Dancing In The Rain

Dancing In The Rain

“Goodbye Garrett,” I exclaimed as I did every time I left his house after an action-packed hour of play therapy. Every Wednesday when I arrived, Garrett would immediately pull me into an array of activities. First of course we would, or rather I would sing our weekly playlist of Garrett’s favorite songs, which always included “The Wheels on the Bus.” Garrett, a non-verbal eleven year-old boy with autism and Down Syndrome, would just clap along with a grin. But this particular Wednesday afternoon was different. As I was waved goodbye, he said for the first time, “Bye Judia.” Now of course my name is Julia, not Judia, but it was close enough. His mother audibly gasped and looked from me to him as we both broke into wild applause. “That’s the first time he ever said anyone’s name!” she whispered. Leaving his house that day I understood again that I need not only be the recipient of kindness and assistance but I can also be the provider.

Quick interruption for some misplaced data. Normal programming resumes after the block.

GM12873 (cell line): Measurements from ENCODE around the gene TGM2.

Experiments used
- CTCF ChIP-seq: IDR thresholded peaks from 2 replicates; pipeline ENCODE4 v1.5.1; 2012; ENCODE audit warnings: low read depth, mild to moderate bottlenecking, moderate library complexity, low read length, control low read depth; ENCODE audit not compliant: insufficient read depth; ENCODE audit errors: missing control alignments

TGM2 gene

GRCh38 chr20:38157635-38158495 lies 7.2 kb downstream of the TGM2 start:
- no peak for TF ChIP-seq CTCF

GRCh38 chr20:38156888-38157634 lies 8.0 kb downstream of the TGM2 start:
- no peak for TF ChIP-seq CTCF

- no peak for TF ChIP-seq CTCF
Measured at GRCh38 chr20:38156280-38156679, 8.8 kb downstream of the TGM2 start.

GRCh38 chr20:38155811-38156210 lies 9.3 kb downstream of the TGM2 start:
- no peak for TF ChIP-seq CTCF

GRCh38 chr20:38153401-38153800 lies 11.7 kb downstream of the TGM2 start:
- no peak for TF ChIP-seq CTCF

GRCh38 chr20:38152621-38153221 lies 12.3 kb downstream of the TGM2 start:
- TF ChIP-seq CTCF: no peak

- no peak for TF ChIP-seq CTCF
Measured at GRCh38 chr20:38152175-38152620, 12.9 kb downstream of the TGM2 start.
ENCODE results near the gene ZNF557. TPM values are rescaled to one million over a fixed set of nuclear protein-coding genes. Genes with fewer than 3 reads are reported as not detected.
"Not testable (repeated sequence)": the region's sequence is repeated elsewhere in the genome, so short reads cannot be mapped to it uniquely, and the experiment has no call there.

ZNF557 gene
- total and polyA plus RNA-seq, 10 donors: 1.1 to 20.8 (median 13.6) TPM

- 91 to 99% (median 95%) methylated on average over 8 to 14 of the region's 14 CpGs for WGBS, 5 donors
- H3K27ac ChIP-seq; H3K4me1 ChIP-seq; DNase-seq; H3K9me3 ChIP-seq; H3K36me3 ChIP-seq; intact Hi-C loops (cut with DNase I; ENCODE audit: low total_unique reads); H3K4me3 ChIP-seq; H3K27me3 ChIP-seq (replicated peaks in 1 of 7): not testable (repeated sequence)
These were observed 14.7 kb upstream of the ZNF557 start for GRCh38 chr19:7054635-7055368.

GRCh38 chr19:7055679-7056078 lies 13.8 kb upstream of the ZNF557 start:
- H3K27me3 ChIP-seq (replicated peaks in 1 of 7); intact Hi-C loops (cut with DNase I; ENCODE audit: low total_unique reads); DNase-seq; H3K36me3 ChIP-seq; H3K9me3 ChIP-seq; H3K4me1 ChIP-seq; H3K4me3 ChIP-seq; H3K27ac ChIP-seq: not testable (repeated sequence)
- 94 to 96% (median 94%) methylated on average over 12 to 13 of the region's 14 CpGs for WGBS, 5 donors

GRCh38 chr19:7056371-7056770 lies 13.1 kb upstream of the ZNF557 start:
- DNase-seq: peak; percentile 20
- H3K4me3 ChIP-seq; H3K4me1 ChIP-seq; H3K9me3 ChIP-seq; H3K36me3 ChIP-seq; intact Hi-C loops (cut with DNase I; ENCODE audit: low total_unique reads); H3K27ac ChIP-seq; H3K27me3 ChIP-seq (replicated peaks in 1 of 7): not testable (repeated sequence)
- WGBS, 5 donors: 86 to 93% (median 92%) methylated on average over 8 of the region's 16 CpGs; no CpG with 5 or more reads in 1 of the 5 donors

I have cerebral palsy and that makes my life, at times, challenging. This disability prevents me from walking independently but also from participating in situations that most children experience. Some of these include jumping on the trampoline, diving off the diving board, riding a bike, and worst of all, driving a car. (As you can imagine, I am closely following news about self-driving cars) During moments of frustration I remember a framed quote next to my bedside, which states, “Life isn’t about waiting for the storm to pass. It’s about learning how to dance in the rain.” I have looked at this quote every day before I get up in the morning and every night before I go to sleep for fourteen years, which may seem odd as I am a girl for whom dancing is an unlikely pastime, or at least dancing without my ever-present Lofstrand crutches. My mother probably put it there to inspire me to attend to my physical therapy more enthusiastically but the quote did more than that. Garrett saying my name helped me again realize what “dancing in the rain” really means, to find the positives within the negatives, often with the help of one’s personal umbrellas.